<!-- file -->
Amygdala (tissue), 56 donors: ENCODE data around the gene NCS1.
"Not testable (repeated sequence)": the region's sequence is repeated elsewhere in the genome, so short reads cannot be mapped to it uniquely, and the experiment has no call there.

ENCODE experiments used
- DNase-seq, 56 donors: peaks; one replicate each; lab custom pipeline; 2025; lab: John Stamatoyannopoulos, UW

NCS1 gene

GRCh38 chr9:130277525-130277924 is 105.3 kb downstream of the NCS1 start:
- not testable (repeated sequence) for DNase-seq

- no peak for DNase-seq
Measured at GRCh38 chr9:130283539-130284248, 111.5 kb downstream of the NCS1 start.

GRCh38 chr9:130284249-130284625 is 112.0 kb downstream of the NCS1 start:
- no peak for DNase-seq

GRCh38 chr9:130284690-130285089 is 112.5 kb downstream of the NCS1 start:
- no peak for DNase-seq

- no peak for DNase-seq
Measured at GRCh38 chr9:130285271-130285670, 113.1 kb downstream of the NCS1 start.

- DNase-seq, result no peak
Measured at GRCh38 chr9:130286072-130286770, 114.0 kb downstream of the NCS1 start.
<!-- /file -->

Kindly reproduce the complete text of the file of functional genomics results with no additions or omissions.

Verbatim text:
Amygdala (tissue), 56 donors: ENCODE data around the gene NCS1.
"Not testable (repeated sequence)": the region's sequence is repeated elsewhere in the genome, so short reads cannot be mapped to it uniquely, and the experiment has no call there.

ENCODE experiments used
- DNase-seq, 56 donors: peaks; one replicate each; lab custom pipeline; 2025; lab: John Stamatoyannopoulos, UW

NCS1 gene

GRCh38 chr9:130277525-130277924 is 105.3 kb downstream of the NCS1 start:
- not testable (repeated sequence) for DNase-seq

- no peak for DNase-seq
Measured at GRCh38 chr9:130283539-130284248, 111.5 kb downstream of the NCS1 start.

GRCh38 chr9:130284249-130284625 is 112.0 kb downstream of the NCS1 start:
- no peak for DNase-seq

GRCh38 chr9:130284690-130285089 is 112.5 kb downstream of the NCS1 start:
- no peak for DNase-seq

- no peak for DNase-seq
Measured at GRCh38 chr9:130285271-130285670, 113.1 kb downstream of the NCS1 start.

- DNase-seq, result no peak
Measured at GRCh38 chr9:130286072-130286770, 114.0 kb downstream of the NCS1 start.